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Letter to the Editor: Liability Protection for EPs Treating ACE Inhibitor Angioedema

doi: 10.1097/01.EEM.0000419540.80258.68
Letter to the Editor

Editor:

Congratulations to James Roberts, MD, on covering a critically important entity for anyone working in an emergency department. (“A Silent Epidemic: ACE Inhibitor Angioedema,” EMN 2012;34[7]:1; http://bit.ly/MS3z2l.) Since starting work in an ED in 1977, I would say that ACE inhibitor angioedema has definitely been one of the most anxiety-producing problems I have seen. Though I have been fortunate not to have any deaths, we recently had a case in a local community hospital that, fortunately, did not find the emergency physician liable at trial. That, of course, does not mean that it didn't take three years out of the physician's life going through the legal ordeal, and it undoubtedly changed him forever.

Several points in the article were illuminating. No drugs currently on the market treat this problem, and we've gotten into the habit of using the nasopharyngeal scope ourselves or having our ENT consultants scope them for evidence of airway involvement. I don't know that a black box would do anything more than end up causing another valuable dug class to disappear.

There is no question that ENT is close at hand 24/7 to lend expertise with these patients when working in a major teaching metropolitan hospital that sees 82,000 patients a year, but try calling for ENT consultation in a rural hospital or even a 15,000-patient-a-year community hospital and see what kind of response you get. You are basically on your own with a potential airway catastrophe hoping to God if all hell breaks loose that you are able to get an airway into the patient. After all, no drugs currently treat this problem. Some expert witness willing to make a few thousand dollars will say in court, “Maintaining an airway is fundamental training in emergency medicine, and of course Dr. X is responsible for the death or disability suffered by this patient.”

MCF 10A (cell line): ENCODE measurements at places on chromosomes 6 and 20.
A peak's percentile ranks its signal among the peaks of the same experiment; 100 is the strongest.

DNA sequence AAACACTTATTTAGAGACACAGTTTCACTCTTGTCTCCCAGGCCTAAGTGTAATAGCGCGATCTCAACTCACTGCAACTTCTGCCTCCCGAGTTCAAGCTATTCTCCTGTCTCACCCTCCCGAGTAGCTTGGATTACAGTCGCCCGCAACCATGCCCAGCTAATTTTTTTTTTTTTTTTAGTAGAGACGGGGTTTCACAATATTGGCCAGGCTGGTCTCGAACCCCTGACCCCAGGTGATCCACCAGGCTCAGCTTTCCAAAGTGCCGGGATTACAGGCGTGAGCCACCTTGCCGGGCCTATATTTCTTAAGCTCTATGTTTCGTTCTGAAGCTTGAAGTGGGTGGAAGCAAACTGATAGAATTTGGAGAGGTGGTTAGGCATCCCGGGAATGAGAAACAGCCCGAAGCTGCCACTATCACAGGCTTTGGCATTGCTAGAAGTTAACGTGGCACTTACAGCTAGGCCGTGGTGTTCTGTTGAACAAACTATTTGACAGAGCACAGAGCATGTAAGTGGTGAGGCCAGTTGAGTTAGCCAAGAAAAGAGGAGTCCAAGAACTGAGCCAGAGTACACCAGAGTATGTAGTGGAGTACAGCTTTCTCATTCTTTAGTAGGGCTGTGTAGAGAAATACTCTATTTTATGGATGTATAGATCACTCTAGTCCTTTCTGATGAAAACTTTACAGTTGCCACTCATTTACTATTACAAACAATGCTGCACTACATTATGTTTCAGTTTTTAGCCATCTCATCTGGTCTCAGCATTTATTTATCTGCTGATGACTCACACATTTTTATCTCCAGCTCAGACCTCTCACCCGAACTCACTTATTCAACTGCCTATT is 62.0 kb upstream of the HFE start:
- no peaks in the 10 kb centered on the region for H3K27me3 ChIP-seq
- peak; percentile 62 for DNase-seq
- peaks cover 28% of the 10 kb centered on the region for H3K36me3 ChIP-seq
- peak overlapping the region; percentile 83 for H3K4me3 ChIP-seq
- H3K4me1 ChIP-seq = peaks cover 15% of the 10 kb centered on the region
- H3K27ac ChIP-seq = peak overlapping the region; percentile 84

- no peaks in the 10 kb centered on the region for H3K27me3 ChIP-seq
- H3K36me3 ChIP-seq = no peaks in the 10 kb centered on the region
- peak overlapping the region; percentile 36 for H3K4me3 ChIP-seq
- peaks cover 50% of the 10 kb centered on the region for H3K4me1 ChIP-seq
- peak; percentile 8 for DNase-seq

The physician actually did make a significant “error” in these cases: he picked up the chart! What will happen when, because of the insane expectations of society coupled with the equally insane tort laws, no one is willing to pick up the chart? In an era where an emergency physician is legally liable if he does not have the combined skills of an anesthesiologist, ENT specialist, cardiologist, neonatologist, and critical care specialist, the question of who will pick up the chart becomes a very pertinent question. There has to be a significant “public” effort for tort reform to protect providers in an ED who have little if any warning of what will be coming through the door. To expect politicians (i.e., lawyers) to kill the goose that laid the golden egg will not happen, as shown by the lack of tort reform in the present debate of the Affordable Care Act.

I don't know what the black Box would do to ACE inhibitors either, but unless there is tort reform to release the provider, who has made every effort to secure an airway, from liability for a failed airway in ACE inhibitor angioedema, these drugs should disappear.

Stephen Lund, MD

Overland Park, KS

© 2012 Lippincott Williams & Wilkins, Inc.